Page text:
Catap-Lacson: Change has come (Manila Version)


IF I were a true blue resident of the bustling capital city of Manila, I would gleam with pride. No more tangled lines at busy sidewalks (shall I say street vendors), no more feces in public parks, and no more “lagay” given to “Eddie” and “Patty.”

In a span of a few weeks after being sworn in as the newly-elected mayor of Manila, Francisco “Isko” Moreno Domagoso did not waste time to make a phenomenal start of his term. Making his signature image as a “Batang Maynila,” Mayor Isko has definitely won the hearts of many of his constituents, not to mention people from other provinces and cities like me. Watching from afar, all we can say is that change indeed has come in Manila.

Even to a point of brushing aside several death threats coming his way, Mayor Isko is bent on restoring the peace and order situation in the busy streets of his hometown. For a start, he has been on a relentless duty of clearing Divisoria, Recto, Ylaya, Juan Luna, Soler, Carmen Planas, Tabora, Asuncion, Villalobos, Carriedo, C. Palanca, Ronquillo, Raon and Evangelista, among others, of obstructions.

Mayor Isko is also keen on restoring the cleanliness and healthy environment in public parks, after he conducted an inspection at the Andres Bonifacio Shrine which he said is at least 50 human steps from the Mayor’s Office, and which he dubbed as the “biggest toilet” in the city. He led the flag-raising ceremony yesterday at the newly-refurbished park where he told the city hall employees, “Sa mahabang panahon, hindi ninyo napakinabangan bilang mamamayan ng lungsod ng Maynila (ang Bonifacio Shrine). Hindi na siya mapanghi, hindi na siya tae-tae island (For a long time, the people of Manila did not enjoy and benefit from this place. Today, this place is no longer filthy and teeming with human waste).”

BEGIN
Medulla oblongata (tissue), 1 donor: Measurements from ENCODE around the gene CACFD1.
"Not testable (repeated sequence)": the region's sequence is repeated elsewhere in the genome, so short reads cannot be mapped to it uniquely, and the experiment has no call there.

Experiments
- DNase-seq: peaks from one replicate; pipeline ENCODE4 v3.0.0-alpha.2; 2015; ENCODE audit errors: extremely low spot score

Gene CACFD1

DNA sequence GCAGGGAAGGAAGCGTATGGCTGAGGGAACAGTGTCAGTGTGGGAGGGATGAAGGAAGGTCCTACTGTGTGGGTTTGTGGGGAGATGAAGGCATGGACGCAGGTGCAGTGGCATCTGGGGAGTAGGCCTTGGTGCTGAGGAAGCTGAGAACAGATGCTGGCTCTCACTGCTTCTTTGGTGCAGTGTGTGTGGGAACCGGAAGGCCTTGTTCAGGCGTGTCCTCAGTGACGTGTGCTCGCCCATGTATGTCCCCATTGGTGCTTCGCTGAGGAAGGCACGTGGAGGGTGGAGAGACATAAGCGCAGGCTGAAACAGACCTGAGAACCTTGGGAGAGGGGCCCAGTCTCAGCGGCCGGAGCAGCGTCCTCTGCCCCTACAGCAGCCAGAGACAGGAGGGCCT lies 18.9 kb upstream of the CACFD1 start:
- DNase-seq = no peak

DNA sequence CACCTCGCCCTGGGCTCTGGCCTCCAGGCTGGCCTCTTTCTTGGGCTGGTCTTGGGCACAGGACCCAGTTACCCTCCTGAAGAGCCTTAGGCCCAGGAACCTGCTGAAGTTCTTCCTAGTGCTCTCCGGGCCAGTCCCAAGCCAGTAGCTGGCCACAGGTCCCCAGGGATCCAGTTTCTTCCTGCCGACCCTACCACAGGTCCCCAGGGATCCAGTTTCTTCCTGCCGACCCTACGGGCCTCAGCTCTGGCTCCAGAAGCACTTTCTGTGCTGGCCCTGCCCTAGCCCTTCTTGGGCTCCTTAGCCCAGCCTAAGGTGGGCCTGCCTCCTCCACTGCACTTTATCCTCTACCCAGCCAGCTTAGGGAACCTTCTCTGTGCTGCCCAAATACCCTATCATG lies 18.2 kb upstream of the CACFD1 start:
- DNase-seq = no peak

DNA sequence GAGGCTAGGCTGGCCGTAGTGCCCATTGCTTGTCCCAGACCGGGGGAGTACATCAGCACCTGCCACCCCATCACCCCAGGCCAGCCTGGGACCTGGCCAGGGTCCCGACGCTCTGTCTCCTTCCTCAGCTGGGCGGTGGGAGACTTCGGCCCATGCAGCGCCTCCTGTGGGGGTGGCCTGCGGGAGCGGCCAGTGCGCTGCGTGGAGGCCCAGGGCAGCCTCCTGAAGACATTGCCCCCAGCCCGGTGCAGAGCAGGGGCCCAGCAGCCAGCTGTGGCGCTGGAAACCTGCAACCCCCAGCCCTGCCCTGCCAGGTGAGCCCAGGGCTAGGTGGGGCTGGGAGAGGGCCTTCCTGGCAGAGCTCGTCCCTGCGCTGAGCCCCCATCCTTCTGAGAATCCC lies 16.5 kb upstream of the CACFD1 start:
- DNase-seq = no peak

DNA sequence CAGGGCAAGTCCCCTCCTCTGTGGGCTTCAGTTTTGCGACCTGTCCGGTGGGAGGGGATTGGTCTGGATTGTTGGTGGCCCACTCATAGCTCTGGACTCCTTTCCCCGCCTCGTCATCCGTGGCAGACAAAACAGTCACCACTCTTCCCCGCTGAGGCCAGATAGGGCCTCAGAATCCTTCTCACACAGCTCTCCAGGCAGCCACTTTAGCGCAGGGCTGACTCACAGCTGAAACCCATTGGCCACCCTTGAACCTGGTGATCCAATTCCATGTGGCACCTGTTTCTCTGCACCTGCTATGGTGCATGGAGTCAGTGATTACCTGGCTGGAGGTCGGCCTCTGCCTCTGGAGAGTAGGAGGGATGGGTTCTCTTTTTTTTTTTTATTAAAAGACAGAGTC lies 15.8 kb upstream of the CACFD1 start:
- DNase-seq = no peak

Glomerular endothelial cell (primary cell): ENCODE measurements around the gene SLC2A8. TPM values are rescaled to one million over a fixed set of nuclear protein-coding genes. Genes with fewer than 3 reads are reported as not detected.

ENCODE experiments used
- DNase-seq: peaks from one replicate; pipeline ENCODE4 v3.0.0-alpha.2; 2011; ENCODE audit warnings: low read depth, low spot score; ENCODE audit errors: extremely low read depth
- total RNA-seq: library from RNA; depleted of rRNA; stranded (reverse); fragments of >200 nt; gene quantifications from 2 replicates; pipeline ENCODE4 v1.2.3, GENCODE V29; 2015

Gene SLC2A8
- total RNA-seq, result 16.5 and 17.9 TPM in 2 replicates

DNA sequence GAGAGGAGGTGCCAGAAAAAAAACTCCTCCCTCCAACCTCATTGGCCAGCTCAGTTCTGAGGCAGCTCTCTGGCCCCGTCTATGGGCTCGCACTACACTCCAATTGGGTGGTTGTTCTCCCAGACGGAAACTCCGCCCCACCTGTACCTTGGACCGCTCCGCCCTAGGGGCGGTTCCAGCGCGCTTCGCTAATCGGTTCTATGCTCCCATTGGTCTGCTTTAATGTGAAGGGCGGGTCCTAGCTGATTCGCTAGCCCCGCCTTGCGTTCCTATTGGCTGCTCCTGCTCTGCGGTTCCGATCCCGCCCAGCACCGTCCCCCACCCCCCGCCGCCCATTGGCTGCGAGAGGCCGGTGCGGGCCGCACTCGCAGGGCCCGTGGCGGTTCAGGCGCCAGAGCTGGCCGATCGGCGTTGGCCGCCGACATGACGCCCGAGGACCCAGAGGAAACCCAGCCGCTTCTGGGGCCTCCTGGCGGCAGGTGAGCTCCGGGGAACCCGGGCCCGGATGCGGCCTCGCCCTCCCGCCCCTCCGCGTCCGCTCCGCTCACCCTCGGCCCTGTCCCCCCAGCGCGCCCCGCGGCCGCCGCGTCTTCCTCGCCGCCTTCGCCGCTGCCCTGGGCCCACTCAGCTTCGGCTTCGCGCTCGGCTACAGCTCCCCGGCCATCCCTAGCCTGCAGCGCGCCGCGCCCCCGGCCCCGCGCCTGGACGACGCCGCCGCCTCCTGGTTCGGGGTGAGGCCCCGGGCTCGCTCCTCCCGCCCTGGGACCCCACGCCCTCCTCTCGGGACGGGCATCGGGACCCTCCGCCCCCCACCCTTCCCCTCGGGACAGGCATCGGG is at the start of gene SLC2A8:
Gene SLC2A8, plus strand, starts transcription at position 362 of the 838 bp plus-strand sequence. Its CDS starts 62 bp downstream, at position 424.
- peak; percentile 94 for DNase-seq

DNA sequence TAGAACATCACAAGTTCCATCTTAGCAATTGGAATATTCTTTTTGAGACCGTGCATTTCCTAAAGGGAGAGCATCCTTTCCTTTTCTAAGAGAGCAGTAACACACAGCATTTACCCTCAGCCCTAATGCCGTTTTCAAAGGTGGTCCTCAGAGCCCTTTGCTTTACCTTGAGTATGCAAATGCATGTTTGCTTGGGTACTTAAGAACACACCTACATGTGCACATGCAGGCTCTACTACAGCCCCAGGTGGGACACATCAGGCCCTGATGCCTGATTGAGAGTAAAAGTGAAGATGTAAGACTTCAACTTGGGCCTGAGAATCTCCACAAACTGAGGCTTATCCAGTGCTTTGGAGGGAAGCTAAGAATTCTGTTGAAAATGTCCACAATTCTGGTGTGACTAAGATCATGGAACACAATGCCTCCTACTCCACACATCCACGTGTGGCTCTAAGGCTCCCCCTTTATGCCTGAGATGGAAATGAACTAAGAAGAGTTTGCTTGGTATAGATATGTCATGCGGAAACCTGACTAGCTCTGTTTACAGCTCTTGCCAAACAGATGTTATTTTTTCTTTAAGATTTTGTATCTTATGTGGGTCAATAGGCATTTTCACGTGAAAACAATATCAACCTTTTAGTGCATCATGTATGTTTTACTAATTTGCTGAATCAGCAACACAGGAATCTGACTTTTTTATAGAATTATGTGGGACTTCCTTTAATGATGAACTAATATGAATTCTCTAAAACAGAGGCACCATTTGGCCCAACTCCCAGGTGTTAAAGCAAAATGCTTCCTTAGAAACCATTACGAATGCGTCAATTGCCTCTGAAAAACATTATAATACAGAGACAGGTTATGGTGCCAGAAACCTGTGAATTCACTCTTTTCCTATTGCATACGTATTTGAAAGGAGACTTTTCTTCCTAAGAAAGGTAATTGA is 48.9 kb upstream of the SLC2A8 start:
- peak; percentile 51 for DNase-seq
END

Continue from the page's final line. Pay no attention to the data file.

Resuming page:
Aside from this, Mayor Isko is also eager to restore and rehabilitate the Manila Zoo, which he claims is a “family-friendly” park. The said park, which has been ordered closed indefinitely by the Department of Environment and Natural Resources (DENR) in January, will be repackaged into an environment- and student-friendly tourist spot which will be managed by the local government unit and will not be sold, as ensured by the mayor.

All of these plans and actions, we can say, signal quite a good start from the first–time mayor. But we are in high hopes, that Manila has indeed found its long-lost Messiah in the person of the Batang Maynila himself, Isko. He said in every speech during his campaign; “Mga kababayan, walang magmamalasakit sa ating lahat na mga batang Maynila kundi tayo ring mga kapwa batang Maynila (Nobody will take care of the children of Manila but the children of Manila themselves).”

And how he embarrassed long-time politicians with this two-week performance. Other cities such as our beloved San Fernando is following suit. It’s never too late to start, and it’s always a good thing to choose a leader who really knows his constituency by heart. For now, let us all bask in the optimism that this change in leadership brings to the one glorious city that badly needs a reprieve from the old woes of traditional politics and old-school graft and corruption.


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